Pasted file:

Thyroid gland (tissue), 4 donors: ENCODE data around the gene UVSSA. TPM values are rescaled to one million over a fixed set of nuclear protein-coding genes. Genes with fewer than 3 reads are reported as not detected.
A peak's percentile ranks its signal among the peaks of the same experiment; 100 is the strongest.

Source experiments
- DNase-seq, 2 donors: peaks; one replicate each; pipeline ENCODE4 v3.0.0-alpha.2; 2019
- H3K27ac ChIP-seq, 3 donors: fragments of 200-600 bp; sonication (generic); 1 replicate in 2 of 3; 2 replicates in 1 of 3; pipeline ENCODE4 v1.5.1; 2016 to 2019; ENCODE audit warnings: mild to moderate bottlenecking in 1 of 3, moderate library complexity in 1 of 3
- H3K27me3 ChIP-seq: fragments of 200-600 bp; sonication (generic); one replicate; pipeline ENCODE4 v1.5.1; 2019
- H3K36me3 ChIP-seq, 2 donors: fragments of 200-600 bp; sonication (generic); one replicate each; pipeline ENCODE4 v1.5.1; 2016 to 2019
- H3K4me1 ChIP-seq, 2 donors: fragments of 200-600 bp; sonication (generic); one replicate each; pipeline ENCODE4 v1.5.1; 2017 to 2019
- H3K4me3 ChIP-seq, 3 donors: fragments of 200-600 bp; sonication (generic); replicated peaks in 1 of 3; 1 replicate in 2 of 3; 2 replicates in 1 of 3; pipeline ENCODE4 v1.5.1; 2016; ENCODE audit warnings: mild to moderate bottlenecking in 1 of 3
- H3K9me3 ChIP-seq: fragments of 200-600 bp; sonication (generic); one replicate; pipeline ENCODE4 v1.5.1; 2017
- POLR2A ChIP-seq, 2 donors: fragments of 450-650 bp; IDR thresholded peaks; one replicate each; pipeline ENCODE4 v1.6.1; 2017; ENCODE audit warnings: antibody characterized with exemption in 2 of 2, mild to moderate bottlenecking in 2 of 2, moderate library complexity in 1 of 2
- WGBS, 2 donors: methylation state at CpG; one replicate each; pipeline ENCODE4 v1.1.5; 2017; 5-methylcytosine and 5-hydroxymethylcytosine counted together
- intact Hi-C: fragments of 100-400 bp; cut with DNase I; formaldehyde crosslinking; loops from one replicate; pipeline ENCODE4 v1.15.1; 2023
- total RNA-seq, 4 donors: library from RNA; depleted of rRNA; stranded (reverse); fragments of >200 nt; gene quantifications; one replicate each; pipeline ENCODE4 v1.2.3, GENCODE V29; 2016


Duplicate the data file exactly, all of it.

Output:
Thyroid gland (tissue), 4 donors: ENCODE data around the gene UVSSA. TPM values are rescaled to one million over a fixed set of nuclear protein-coding genes. Genes with fewer than 3 reads are reported as not detected.
A peak's percentile ranks its signal among the peaks of the same experiment; 100 is the strongest.

Source experiments
- DNase-seq, 2 donors: peaks; one replicate each; pipeline ENCODE4 v3.0.0-alpha.2; 2019
- H3K27ac ChIP-seq, 3 donors: fragments of 200-600 bp; sonication (generic); 1 replicate in 2 of 3; 2 replicates in 1 of 3; pipeline ENCODE4 v1.5.1; 2016 to 2019; ENCODE audit warnings: mild to moderate bottlenecking in 1 of 3, moderate library complexity in 1 of 3
- H3K27me3 ChIP-seq: fragments of 200-600 bp; sonication (generic); one replicate; pipeline ENCODE4 v1.5.1; 2019
- H3K36me3 ChIP-seq, 2 donors: fragments of 200-600 bp; sonication (generic); one replicate each; pipeline ENCODE4 v1.5.1; 2016 to 2019
- H3K4me1 ChIP-seq, 2 donors: fragments of 200-600 bp; sonication (generic); one replicate each; pipeline ENCODE4 v1.5.1; 2017 to 2019
- H3K4me3 ChIP-seq, 3 donors: fragments of 200-600 bp; sonication (generic); replicated peaks in 1 of 3; 1 replicate in 2 of 3; 2 replicates in 1 of 3; pipeline ENCODE4 v1.5.1; 2016; ENCODE audit warnings: mild to moderate bottlenecking in 1 of 3
- H3K9me3 ChIP-seq: fragments of 200-600 bp; sonication (generic); one replicate; pipeline ENCODE4 v1.5.1; 2017
- POLR2A ChIP-seq, 2 donors: fragments of 450-650 bp; IDR thresholded peaks; one replicate each; pipeline ENCODE4 v1.6.1; 2017; ENCODE audit warnings: antibody characterized with exemption in 2 of 2, mild to moderate bottlenecking in 2 of 2, moderate library complexity in 1 of 2
- WGBS, 2 donors: methylation state at CpG; one replicate each; pipeline ENCODE4 v1.1.5; 2017; 5-methylcytosine and 5-hydroxymethylcytosine counted together
- intact Hi-C: fragments of 100-400 bp; cut with DNase I; formaldehyde crosslinking; loops from one replicate; pipeline ENCODE4 v1.15.1; 2023
- total RNA-seq, 4 donors: library from RNA; depleted of rRNA; stranded (reverse); fragments of >200 nt; gene quantifications; one replicate each; pipeline ENCODE4 v1.2.3, GENCODE V29; 2016